I have a question concerning usage of the word "largely". While proof-reading a text written by a colleague* I saw a phrase similar to the following:

"Because of these advantages, technique X largely contributed to the understanding of Y."

My gut feeling was that this doesn't convey the intended meaning of "X contributed a lot to Y", but rather "X mainly contributed to Y, and that's the most it ever did."

He came up with examples that seemed to confirm his use of the word, but most of them were English-language websites of non-English-speaking companies. My own Google research was somewhat inconclusive: some instances came up, but again with a large bias towards non-native speakers.

Which is right?

*Both of us are native German speakers.

EDIT: Perhaps I should clarify that I do not fear the original sentence, in its context, might be actually misunderstood in the way I suggested, just that it would stand out as improper use of the adverb, and break the flow of reading.

  • 1
    Consider John is generous, but he largely contributes to lost causes. To me that doesn't mean John gives a large amount of money to lost causes. Perhaps he does, but that's a contextual implication. It actually means the greater part of his contributory activities is directed towards lost causes. That's to say in OP's context, largely = mostly, but to my BrE ear largely here is somewhat more formal (and may even be indicative of a "pretentious" style). Dec 15, 2014 at 13:21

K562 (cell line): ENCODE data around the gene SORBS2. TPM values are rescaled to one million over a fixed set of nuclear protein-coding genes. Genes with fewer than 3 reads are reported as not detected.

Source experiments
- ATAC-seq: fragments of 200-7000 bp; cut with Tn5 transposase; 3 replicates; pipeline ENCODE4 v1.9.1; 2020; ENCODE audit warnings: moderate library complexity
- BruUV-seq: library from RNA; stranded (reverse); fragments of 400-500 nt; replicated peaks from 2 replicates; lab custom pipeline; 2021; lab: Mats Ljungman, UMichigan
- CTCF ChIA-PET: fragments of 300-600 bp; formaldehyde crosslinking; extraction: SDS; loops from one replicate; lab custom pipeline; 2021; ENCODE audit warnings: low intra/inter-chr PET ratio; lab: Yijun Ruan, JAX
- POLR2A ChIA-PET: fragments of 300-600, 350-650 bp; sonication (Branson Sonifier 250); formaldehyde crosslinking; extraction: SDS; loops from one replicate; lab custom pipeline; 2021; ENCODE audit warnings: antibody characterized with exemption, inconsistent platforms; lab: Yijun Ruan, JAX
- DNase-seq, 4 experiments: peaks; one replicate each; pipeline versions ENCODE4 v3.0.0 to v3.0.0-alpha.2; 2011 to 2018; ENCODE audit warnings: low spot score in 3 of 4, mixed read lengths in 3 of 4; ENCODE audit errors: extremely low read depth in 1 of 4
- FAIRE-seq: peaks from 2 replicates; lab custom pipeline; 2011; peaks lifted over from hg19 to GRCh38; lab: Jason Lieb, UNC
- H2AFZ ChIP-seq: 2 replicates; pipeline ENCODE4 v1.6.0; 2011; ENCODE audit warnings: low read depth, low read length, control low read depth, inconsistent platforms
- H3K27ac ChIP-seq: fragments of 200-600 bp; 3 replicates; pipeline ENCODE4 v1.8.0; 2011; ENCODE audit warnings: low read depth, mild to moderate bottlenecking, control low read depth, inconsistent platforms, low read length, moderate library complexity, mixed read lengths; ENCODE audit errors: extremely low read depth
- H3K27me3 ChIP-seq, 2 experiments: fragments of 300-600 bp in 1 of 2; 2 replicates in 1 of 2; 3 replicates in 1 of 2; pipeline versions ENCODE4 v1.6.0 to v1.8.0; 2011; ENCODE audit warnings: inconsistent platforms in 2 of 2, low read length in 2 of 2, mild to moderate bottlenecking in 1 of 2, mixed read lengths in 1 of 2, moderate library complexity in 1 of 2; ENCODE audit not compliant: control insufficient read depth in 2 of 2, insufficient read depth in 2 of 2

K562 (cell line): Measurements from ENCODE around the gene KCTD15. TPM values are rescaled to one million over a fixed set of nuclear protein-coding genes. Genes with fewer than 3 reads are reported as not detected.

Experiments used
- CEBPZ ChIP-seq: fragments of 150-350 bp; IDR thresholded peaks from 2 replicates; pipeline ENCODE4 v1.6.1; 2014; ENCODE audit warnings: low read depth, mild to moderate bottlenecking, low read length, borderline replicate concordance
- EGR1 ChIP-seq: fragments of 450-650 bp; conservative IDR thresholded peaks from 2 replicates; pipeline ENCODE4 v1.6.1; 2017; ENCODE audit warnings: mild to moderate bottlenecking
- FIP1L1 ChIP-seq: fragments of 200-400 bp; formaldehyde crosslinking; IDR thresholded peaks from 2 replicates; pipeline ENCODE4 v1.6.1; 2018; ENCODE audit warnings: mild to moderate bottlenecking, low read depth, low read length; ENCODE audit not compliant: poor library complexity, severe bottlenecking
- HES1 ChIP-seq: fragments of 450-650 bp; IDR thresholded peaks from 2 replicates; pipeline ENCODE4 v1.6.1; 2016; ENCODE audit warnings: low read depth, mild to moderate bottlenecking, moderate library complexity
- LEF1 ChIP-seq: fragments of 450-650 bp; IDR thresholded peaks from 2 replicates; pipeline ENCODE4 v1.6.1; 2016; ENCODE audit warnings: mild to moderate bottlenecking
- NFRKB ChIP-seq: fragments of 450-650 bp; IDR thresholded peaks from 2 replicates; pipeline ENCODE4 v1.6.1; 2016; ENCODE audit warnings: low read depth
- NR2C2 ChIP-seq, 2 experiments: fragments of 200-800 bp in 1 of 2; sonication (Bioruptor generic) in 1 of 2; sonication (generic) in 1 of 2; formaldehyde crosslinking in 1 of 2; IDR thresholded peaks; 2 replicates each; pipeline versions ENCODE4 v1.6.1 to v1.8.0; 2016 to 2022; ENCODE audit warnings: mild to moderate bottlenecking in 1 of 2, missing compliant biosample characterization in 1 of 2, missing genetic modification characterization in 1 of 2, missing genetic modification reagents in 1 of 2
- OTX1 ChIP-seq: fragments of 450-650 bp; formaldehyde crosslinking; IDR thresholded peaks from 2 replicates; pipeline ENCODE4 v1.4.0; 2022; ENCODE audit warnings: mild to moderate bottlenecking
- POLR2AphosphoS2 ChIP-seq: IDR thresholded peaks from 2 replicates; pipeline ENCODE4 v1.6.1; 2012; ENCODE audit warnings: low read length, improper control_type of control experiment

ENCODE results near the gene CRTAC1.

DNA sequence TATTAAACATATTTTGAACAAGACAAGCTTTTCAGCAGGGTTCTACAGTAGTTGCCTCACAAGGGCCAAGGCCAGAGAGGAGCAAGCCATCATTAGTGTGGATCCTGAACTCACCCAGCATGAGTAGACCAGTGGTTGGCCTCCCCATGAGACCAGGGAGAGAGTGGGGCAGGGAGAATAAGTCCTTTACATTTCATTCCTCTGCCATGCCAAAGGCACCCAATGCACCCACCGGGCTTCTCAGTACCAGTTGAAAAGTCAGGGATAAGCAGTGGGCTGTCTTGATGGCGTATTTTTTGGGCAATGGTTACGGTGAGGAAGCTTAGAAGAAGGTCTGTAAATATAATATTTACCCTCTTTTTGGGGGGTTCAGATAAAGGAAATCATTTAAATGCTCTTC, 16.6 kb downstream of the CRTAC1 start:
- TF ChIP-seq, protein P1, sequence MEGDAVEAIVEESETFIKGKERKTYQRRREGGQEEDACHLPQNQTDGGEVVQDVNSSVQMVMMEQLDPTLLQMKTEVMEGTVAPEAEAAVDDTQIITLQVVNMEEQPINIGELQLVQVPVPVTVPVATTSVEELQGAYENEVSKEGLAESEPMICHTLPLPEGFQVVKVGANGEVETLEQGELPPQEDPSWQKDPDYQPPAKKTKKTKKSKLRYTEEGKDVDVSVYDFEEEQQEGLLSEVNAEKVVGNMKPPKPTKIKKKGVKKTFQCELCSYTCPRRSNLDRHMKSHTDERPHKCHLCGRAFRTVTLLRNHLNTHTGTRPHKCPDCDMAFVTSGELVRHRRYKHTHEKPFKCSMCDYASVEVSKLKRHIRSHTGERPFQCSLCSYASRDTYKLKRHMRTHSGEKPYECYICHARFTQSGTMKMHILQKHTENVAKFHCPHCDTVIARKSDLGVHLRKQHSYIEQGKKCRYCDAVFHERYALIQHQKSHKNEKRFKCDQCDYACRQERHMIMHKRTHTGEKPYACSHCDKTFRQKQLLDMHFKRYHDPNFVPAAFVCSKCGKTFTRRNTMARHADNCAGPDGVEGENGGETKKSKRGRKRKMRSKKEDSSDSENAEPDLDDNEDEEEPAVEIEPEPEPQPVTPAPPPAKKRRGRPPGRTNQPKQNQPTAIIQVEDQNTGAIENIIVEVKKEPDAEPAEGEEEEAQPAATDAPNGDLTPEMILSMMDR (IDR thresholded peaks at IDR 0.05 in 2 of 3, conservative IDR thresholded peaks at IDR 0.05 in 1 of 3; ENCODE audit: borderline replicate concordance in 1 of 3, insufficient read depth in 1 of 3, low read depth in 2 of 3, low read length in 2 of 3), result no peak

• @FumbleFingers The "John is generous" part sets the focus of the sentence to be on Johns contribution rather than the cause. In the OP "Because of these advantages" sets technique X up as better than other techniques implying that the 'larger' applies to it's proportion of contribution to Y. You could completely reverse the meaning saying something like "The research was quite specialised, technique X largely contributed to the understanding of Y."
    – JamesRyan
    Dec 15, 2014 at 16:20
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    @JamesRyan: Pragmatically/contextually, I'm quite well aware of what OP's example is intended to mean. I'm simply pointing out that (for me, at least) that's not a "valid" use of adverbial largely. Dec 15, 2014 at 16:26

4 Answers 4


I share your disagreement with your colleague. largely has two common meanings:

  1. Mostly (¨for the most part¨)
  2. On a large scale

The first meaning is entirely inappropriate, because it is talking about the distribution of activity across the available options.

Largely it contributed to the understanding of Y but it also, at times, turned up new insights into problem Z.

So this is about how much of X´s application contributed to Y and how much it did other things.

The other meaning of largely also does not help, because while it does say that X contributed on a large scale, it does not say how that compares to any other input that may help with Y. For all we know, everything related to Y may be done on a large scale; it may simply be a big task however you approach it. It would be much better to phrase this in a way that clearly shows the importance of the contribution:

... technique X contributed very significantly to the understanding of Y

... technique X was the principal contributor to the understanding of Y

... technique X has been crucial to improving the understanding of Y

Any of those would emphasis the key contribution made by X and remove the risk of ambiguity. They are also more idiomatic.

That said, largely would work if the subject and object in the phrase were inverted:

... the understanding of Y was largely improved by technique X.

With it this way round, the mostly meaning of largely becomes appropriate, because it shows that X is the principal contributor.

  • +1 for pointing out the change in meaning when the subject and object are inverted.
    – Erik Kowal